Shoot Out


(1) or volley, barrage, bullet shot, double entendre with football, chose this as has association with having a blast

(2) or could be street

In her poetry, Tania Montenegro explores themes of violence inflicted by various entities (the state, the patriarchy, the police) upon a nation, communities, and individuals, particularly women.

While translating the poem, we aimed to maintain the same rhythm, music, and flow in English as in the original and also retain the sense of dislocation, fragmentation, and disjunction.

During the session, we discussed the original title: "El balón," which translates to football in Spanish. We proposed a few alternative titles such as "The Blast," "The Shot," and "The Boot," but we ultimately agreed on "Shoot Out" after a suggestion by both the poet and the translator Helen Dixon. We believed that "Shoot Out" has a strong connection with the game of football and also has significant associations with state violence in Nicaragua.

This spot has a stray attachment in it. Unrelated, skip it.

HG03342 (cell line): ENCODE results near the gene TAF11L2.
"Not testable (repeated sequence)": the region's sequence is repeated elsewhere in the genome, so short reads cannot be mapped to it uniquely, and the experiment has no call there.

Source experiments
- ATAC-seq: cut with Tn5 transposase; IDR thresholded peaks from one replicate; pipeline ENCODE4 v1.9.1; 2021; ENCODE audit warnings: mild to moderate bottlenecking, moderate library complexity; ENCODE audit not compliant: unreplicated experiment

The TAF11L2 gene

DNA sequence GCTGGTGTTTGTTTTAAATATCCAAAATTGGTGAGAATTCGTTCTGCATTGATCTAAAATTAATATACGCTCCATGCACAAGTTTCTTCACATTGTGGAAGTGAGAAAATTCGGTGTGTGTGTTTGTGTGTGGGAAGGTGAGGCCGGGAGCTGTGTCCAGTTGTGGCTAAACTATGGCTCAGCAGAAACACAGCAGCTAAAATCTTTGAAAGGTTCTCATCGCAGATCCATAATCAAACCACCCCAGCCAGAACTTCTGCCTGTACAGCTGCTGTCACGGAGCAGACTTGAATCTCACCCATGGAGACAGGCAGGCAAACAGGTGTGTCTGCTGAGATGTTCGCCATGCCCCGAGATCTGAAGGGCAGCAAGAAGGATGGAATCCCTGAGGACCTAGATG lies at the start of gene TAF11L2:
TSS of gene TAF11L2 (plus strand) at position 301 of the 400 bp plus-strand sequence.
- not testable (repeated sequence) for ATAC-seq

The first verse was filled with vivid metaphors and imagery. The phrase 'Se traslada al momento en que el recuerdo la catea' was translated as 'She transports herself to the moment when memory raids her,' highlighting the time and spatial movement conveyed by the word 'trasladar' and the sense of fear evoked by 'catear'.

We discussed the meaning of the verb 'mosque', which can signify 'to cause distrust or anger in someone' or 'to scare away flies'. During our conversation, we imagined an eight-year-old girl mimicking the sound and movement of mosquitoes while looking at a threatening helicopter. This inspired us to create 'Helicopter Mosquitoes,' which explores movement and visual effect concepts.

The poem conveys a sense of disconnection, which is evident in the second line: "G.N. kicks the door, says won't kill innocent people, commands street." Despite using an abbreviation for the National Guard (G.N) and the suddenness and brutality of the police's actions, we chose to retain these to get closer to the original.

In the final section, we broke the lines and created a four-line stanza. This emphasised the idea of remembering violence as a child, along with its visual implications and political undertones: “Then she resists the sweat of the palm and looks back,/never forgets the first time/she saw a dinosaur/that was a tank."

- Leo Boix, Poet-Facilitator